The blast occurred half way in between the origin and destination of Bhutto’s procession, specifically near the intersection of Karachi’s busiest road, Shahra-e Faisal and Karsaz Road, which is beneath the newly-built Karsaz Roundabout/Overpass/Bridge (whatever you want to call it!). This location is in close proximity to the National Stadium and more importantly a Pakistan State Oil gas station.

Karachi’s mayor has been furiously building over and underpasses in the city–some of which have been quite shoddy. In fact, an overpass in Karachi collapsed in September and underpasses flooded while under construction due to the monsoon rains. The gas station and overpass proximity lend us to think that there was a significance to the location. In fact, it raises the following question: Did the attacker(s) seek damage on a far larger scale by inducing the collapse of the bridge and/or causing the gas station to explode? Bhutto’s truck, according to some reports, was and remains directly under the bridge.

It seems clear that the attackers would value location over time. Bhutto’s procession had already taken 10 hours to travel around 10 miles. The remaining dozen or so miles would presumably have taken a similar amount of time. And yet, none of this was scheduled. Bhutto supporters had congregated around her planned final destination hours before the blast and television commentators stated a few hours into her parade that her arrival there would be fairly imminent. If time was an issue, it could be in the sense that the bomber just got sleepy. Imagine having to wait that long just to kill yourself. Location-wise, as he map below demonstrates (coming later day), Bhutto’s caravan should have gone further straight on Shahra-e Faisal and would have taken a right turn much later on.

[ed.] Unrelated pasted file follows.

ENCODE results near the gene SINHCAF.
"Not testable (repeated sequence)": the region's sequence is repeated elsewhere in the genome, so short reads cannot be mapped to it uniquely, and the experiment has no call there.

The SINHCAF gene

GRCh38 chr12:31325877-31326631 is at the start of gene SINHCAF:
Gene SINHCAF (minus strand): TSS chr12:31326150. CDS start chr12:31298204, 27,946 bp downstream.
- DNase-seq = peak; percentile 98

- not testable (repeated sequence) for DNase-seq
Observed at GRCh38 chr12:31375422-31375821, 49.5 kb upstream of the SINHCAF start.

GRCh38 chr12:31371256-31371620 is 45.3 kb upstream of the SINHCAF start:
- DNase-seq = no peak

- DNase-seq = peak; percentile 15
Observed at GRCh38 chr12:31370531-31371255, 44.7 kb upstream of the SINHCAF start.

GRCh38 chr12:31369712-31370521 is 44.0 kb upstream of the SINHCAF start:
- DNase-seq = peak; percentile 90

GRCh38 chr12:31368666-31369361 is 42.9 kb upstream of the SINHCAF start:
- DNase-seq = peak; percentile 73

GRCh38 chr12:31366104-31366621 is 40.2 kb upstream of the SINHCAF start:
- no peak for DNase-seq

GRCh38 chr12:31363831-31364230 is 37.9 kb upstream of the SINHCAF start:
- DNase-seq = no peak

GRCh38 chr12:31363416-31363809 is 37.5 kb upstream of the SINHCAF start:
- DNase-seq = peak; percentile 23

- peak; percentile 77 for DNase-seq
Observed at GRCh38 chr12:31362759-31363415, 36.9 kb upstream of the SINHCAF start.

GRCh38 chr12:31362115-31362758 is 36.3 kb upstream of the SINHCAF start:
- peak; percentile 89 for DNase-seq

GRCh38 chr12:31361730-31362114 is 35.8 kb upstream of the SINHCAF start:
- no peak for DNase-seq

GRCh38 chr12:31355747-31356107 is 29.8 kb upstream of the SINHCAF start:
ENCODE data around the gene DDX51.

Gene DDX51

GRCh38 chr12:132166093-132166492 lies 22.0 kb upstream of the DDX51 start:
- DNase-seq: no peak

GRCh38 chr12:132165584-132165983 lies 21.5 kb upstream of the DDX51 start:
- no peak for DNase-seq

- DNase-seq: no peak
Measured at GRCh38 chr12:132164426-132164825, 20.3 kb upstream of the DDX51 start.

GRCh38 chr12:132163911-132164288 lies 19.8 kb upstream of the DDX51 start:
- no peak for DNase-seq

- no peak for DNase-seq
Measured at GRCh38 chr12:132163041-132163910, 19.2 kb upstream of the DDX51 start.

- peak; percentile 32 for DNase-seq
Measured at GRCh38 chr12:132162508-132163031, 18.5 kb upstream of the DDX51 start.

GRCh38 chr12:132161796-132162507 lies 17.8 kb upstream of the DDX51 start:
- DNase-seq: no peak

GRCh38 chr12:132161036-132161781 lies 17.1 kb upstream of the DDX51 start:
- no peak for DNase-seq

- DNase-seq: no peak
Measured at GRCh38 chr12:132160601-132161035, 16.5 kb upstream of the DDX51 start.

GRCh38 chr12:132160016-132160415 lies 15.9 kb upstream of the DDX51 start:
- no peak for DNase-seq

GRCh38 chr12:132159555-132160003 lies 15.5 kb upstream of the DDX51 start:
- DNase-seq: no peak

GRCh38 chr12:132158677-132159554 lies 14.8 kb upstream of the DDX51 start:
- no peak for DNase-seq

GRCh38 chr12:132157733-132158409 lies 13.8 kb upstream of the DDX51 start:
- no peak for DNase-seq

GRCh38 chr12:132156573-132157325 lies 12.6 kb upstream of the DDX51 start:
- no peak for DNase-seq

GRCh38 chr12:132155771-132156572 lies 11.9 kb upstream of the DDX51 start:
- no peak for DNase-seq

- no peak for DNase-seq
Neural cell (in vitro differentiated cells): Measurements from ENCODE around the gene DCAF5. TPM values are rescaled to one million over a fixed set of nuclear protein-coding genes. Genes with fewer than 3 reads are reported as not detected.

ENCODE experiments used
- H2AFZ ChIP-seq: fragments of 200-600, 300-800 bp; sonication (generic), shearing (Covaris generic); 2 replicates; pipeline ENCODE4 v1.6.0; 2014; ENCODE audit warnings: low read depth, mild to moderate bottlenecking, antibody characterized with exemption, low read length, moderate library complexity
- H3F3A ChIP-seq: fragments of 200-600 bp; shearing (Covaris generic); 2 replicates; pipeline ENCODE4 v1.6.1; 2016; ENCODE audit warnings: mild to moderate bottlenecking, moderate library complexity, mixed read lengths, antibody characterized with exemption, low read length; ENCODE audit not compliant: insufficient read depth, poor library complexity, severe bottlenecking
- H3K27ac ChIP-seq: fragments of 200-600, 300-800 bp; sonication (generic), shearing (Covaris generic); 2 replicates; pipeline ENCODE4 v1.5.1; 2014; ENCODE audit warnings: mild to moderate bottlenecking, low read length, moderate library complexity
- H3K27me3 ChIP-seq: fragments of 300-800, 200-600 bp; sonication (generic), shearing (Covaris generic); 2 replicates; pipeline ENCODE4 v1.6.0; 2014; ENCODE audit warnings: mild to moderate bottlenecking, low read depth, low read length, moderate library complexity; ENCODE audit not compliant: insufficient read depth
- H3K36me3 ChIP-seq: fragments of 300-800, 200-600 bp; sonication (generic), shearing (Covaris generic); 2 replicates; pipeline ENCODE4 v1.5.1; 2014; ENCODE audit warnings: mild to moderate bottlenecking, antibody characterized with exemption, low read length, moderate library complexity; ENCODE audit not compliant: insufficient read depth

1) Who was the young man at Dubai International Airport who tried to gain entrance into the VIP lounge claiming to be Zulfikar Ali Bhutto’s nephew? Does he have any relation to the blast?

2) What was the role of the vehicle without a license plate?

3) Did Benazir Bhutto’s security detail receive the jammers they requested? Aftab Sherpao states that they did.

4) Why were the street lights along Shahra-e Faisal turned off? Who was responsible for that?

5) How will the attacks impact Bhutto’s public presence? Will she travel into Punjab?

6) Why is Bhutto refusing to release the names of the three officials she has implicated in the assassination attempts of her?


Note: Benazir Bhutto will be giving a press conference at Bilawal House today at 4PM PST ( 7AM EST – 11AM GMT). She will reportedly name names, i.e. the individuals she listed as threats to her safety in a recent letter to Musharraf. Will Ejaz Shah, head of the Intelligence Bureau, be among them?


UPDATE: 6:55 AM - BBC reports that Bhutto told Paris-Match magazine shortly after the attacks, “I know exactly who wants to kill me. It is dignitaries of the former regime of General Zia who are today behind the extremism and fanaticism.”

UPDATE: 4:04 PM - I’ve moved the real-time press conference coverage to a separate post.

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Category: Al Qaeda, Baitullah Mehsud, Benazir Bhutto, Benazir Bhutto Assassination Attempt, Benazir Bhutto's Return, Ejaz Shah, Intelligence Bureau, Pervez Musharraf


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  1. [...] the footer of the previous post, “The Massacre at Karsaz Bridge: Analysis of the Bhutto Blast,” I posted real-time updates of Benazir Bhutto’s press conference at Bilawal House [...]

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Arif Rafiq, a Washington, DC-based consultant on Middle East and South Asian political and security issues. [About]